Friday, Nov. 9, 2012 | 2:01 a.m.
Thank God! The election is finally over. Never in my life have I gone through something so painful and unpleasant for so long.
I must say that I voted this year, but I am not particularly proud of it. In fact, in a couple of the races, I was downright embarrassed to vote for any of the candidates.
I didn’t vote because of all the men and women in uniform who have served our country to preserve our right to vote. I did that 40 years ago in Vietnam, and protecting your right to vote was the last thing on my mind then. And I didn’t vote because it was my “civic duty.” Civic duty is a feel-good thing, and I didn’t feel good about voting in this election.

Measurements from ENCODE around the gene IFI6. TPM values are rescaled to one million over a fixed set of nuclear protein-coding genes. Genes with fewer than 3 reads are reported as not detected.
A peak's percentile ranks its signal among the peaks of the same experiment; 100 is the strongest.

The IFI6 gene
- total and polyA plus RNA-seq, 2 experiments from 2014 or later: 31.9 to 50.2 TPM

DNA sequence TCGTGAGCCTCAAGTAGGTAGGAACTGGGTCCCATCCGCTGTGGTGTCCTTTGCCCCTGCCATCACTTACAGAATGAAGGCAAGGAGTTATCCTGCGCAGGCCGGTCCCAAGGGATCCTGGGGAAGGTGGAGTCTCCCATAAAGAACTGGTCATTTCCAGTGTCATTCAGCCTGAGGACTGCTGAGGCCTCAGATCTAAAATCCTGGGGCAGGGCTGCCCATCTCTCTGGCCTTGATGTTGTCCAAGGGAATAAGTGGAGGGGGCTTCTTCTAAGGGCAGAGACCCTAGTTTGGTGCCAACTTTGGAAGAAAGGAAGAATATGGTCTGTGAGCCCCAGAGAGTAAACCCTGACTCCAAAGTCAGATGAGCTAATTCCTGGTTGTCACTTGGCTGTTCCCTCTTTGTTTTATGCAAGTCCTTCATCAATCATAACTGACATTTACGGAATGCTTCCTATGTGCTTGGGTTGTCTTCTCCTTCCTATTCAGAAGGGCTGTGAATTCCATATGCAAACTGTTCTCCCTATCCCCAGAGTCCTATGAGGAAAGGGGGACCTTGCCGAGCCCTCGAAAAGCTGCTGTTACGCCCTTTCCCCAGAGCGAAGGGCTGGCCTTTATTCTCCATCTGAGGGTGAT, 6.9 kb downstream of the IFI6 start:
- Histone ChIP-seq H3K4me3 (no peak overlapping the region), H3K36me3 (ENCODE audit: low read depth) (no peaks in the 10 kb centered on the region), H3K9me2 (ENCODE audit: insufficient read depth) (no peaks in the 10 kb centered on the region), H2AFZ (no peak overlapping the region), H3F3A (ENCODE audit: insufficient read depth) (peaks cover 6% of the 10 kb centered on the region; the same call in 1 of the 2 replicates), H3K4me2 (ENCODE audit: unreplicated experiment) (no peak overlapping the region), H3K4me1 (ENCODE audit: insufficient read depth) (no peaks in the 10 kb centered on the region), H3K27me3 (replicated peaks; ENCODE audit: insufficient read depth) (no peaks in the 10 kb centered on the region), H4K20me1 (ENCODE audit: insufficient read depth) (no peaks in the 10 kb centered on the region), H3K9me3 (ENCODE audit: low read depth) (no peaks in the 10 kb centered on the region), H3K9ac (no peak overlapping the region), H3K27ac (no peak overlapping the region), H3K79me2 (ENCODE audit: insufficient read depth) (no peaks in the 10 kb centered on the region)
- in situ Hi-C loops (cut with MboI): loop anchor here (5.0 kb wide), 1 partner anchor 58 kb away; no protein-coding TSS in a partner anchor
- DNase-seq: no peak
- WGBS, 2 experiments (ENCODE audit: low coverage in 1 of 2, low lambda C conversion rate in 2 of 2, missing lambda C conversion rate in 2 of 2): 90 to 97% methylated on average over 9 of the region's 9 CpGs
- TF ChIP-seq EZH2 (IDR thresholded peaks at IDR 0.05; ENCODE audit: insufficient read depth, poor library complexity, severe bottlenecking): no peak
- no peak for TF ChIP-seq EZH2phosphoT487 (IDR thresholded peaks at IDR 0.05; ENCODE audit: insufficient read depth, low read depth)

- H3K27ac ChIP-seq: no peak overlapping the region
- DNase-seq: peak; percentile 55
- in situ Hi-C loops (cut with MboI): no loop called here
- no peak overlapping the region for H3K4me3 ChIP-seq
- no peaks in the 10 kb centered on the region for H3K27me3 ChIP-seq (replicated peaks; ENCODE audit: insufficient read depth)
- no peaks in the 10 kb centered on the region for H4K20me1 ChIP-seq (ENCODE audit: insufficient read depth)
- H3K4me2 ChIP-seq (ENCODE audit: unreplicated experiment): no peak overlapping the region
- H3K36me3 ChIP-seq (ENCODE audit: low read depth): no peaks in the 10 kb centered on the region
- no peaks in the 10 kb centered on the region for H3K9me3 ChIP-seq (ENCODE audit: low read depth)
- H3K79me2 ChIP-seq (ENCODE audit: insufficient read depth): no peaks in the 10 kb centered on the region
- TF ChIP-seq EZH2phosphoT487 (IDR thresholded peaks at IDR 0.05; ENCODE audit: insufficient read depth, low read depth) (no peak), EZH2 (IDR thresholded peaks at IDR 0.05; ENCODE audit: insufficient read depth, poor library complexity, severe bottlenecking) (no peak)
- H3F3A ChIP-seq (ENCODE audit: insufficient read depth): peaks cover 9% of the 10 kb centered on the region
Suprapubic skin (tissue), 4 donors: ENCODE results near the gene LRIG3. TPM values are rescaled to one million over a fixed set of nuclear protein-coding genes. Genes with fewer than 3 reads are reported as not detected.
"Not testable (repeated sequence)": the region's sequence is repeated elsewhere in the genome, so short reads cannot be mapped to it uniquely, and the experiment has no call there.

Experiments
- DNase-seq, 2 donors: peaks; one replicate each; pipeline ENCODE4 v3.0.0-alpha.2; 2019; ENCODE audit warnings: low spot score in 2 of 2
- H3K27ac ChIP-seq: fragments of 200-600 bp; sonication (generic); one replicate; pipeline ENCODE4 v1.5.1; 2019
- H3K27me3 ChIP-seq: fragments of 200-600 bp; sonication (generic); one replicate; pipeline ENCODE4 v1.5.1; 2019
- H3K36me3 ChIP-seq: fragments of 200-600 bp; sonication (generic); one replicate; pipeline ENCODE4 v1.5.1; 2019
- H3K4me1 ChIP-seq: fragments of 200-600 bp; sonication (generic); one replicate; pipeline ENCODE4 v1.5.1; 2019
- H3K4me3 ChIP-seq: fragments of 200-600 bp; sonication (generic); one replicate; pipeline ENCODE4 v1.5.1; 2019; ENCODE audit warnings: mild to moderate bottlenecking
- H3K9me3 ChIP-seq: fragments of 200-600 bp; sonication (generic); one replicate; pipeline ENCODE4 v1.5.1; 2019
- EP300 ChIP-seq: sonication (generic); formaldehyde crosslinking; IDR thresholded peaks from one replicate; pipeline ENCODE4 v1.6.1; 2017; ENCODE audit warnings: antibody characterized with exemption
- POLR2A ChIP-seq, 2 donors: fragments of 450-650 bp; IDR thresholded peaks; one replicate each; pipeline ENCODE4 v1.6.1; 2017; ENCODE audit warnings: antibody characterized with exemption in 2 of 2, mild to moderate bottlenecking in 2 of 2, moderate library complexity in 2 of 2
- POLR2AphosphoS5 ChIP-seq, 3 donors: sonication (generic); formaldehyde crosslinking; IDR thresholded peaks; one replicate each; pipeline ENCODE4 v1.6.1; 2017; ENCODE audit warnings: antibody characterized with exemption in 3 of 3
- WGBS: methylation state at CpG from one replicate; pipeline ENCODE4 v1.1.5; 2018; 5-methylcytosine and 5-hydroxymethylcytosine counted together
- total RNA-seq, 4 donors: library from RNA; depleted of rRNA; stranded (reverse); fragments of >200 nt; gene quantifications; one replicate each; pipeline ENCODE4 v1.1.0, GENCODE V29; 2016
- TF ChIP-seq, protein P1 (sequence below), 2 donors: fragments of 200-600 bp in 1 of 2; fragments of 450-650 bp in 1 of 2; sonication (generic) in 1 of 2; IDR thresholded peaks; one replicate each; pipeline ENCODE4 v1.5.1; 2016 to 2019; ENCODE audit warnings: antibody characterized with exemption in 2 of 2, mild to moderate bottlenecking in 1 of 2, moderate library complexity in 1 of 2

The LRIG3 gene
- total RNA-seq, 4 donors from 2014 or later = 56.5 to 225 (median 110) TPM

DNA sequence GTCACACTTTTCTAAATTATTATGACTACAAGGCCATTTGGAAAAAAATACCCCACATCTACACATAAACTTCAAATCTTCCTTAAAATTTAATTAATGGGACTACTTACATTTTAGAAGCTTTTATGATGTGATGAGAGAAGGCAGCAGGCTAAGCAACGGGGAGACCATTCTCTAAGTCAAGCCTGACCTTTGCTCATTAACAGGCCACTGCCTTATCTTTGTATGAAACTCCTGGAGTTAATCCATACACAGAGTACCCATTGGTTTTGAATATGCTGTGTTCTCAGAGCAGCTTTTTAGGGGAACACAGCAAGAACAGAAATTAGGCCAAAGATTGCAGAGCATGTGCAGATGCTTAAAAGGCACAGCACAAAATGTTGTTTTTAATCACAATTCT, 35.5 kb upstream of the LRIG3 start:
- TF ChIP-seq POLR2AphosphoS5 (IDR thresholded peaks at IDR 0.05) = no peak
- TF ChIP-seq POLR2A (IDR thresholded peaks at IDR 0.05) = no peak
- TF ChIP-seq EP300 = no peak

The reason I voted this year was freedom of speech. The Supreme Court has ruled that money is free speech and can’t be suppressed.
To my knowledge, the court has never ruled that voting also is free speech, so it could be suppressed.
More states are passing laws that in order to express your opinion as to who should govern us, you have to prove that you are a U.S. citizen.
Yet, there is no law anywhere that requires a person to show a picture ID in order to throw buckets and buckets of money at campaigns.
For the conspiracy theorists worried about noncitizens influencing our elections, how do you know that they aren’t already doing it by donating to super PACs?